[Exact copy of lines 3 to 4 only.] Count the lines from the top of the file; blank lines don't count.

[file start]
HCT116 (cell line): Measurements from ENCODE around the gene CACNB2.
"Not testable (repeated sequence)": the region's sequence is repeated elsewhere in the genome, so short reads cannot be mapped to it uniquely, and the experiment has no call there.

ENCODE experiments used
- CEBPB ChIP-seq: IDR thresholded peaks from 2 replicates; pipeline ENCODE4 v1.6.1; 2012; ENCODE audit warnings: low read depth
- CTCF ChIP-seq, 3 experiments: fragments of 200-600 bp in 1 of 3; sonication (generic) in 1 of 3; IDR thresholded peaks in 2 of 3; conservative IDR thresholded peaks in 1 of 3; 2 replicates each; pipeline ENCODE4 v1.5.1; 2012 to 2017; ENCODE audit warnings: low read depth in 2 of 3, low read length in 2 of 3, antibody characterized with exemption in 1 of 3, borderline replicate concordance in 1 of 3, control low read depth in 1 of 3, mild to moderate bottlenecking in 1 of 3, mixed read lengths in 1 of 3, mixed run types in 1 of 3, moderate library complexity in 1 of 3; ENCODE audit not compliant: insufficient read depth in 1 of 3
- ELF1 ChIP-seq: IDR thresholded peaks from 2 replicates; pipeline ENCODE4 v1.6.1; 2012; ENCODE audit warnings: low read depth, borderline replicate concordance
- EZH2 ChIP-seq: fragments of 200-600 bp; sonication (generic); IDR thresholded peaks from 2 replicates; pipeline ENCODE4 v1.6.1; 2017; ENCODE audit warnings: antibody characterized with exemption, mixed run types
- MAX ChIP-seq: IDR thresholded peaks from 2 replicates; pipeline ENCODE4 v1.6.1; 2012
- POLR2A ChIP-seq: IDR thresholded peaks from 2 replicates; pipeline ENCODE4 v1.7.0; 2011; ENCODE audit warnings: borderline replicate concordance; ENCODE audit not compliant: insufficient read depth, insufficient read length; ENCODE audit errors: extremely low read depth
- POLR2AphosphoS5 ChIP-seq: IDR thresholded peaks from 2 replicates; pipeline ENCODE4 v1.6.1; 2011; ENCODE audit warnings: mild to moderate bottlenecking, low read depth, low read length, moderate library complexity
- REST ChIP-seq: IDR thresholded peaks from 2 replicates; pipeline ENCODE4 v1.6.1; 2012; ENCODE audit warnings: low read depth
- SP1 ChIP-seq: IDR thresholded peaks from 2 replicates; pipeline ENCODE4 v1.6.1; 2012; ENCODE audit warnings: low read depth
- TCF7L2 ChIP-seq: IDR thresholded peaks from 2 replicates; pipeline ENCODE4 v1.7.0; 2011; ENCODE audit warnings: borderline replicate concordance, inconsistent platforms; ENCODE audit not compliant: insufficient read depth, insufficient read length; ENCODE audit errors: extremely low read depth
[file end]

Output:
ENCODE experiments used
- CEBPB ChIP-seq: IDR thresholded peaks from 2 replicates; pipeline ENCODE4 v1.6.1; 2012; ENCODE audit warnings: low read depth